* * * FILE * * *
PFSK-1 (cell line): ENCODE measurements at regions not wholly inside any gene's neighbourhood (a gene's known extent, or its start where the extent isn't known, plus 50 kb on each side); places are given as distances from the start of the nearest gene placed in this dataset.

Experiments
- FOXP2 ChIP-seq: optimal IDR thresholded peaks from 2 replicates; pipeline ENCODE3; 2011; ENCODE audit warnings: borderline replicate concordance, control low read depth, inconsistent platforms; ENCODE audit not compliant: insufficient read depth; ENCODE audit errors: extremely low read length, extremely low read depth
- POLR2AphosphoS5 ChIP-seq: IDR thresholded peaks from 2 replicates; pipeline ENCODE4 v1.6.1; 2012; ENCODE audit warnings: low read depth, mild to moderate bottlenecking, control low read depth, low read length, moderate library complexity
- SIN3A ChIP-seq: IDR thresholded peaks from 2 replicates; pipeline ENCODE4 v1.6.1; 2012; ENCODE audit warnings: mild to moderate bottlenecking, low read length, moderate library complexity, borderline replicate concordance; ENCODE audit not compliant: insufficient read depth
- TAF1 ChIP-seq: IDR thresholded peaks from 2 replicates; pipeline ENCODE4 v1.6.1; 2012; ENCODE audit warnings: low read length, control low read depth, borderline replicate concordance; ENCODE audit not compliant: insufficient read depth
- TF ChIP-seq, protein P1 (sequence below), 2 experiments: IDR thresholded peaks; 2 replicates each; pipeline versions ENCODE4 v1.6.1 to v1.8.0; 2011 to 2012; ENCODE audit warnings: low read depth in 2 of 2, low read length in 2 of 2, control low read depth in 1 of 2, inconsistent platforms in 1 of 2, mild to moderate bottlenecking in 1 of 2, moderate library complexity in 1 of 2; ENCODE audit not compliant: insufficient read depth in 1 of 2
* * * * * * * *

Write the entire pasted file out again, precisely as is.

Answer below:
PFSK-1 (cell line): ENCODE measurements at regions not wholly inside any gene's neighbourhood (a gene's known extent, or its start where the extent isn't known, plus 50 kb on each side); places are given as distances from the start of the nearest gene placed in this dataset.

Experiments
- FOXP2 ChIP-seq: optimal IDR thresholded peaks from 2 replicates; pipeline ENCODE3; 2011; ENCODE audit warnings: borderline replicate concordance, control low read depth, inconsistent platforms; ENCODE audit not compliant: insufficient read depth; ENCODE audit errors: extremely low read length, extremely low read depth
- POLR2AphosphoS5 ChIP-seq: IDR thresholded peaks from 2 replicates; pipeline ENCODE4 v1.6.1; 2012; ENCODE audit warnings: low read depth, mild to moderate bottlenecking, control low read depth, low read length, moderate library complexity
- SIN3A ChIP-seq: IDR thresholded peaks from 2 replicates; pipeline ENCODE4 v1.6.1; 2012; ENCODE audit warnings: mild to moderate bottlenecking, low read length, moderate library complexity, borderline replicate concordance; ENCODE audit not compliant: insufficient read depth
- TAF1 ChIP-seq: IDR thresholded peaks from 2 replicates; pipeline ENCODE4 v1.6.1; 2012; ENCODE audit warnings: low read length, control low read depth, borderline replicate concordance; ENCODE audit not compliant: insufficient read depth
- TF ChIP-seq, protein P1 (sequence below), 2 experiments: IDR thresholded peaks; 2 replicates each; pipeline versions ENCODE4 v1.6.1 to v1.8.0; 2011 to 2012; ENCODE audit warnings: low read depth in 2 of 2, low read length in 2 of 2, control low read depth in 1 of 2, inconsistent platforms in 1 of 2, mild to moderate bottlenecking in 1 of 2, moderate library complexity in 1 of 2; ENCODE audit not compliant: insufficient read depth in 1 of 2